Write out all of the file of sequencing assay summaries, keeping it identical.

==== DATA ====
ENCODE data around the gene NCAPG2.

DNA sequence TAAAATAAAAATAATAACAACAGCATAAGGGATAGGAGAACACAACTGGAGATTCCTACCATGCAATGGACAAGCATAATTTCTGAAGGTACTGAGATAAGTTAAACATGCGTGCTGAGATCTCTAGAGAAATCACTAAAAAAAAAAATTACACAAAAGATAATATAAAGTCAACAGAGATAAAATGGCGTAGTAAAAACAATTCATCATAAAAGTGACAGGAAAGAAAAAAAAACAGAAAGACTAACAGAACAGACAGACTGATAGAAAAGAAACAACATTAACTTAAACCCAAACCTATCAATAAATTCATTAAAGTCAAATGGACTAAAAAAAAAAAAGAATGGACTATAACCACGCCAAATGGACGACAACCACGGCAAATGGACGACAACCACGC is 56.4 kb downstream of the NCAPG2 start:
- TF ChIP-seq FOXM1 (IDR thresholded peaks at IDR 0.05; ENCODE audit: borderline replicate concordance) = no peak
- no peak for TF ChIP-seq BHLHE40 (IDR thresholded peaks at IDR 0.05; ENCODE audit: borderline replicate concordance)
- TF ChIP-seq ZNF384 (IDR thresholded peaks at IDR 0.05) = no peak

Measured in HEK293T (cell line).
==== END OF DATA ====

ENCODE data around the gene NCAPG2.

DNA sequence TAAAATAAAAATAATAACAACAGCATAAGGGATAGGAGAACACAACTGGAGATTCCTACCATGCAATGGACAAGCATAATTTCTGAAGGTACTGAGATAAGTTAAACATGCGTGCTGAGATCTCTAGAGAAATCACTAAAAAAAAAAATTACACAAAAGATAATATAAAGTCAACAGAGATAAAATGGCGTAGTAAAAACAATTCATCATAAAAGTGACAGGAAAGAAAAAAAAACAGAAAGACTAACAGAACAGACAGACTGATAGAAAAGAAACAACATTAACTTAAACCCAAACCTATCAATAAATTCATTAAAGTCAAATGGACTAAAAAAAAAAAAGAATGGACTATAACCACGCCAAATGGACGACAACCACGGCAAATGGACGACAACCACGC is 56.4 kb downstream of the NCAPG2 start:
- TF ChIP-seq FOXM1 (IDR thresholded peaks at IDR 0.05; ENCODE audit: borderline replicate concordance) = no peak
- no peak for TF ChIP-seq BHLHE40 (IDR thresholded peaks at IDR 0.05; ENCODE audit: borderline replicate concordance)
- TF ChIP-seq ZNF384 (IDR thresholded peaks at IDR 0.05) = no peak

Measured in HEK293T (cell line).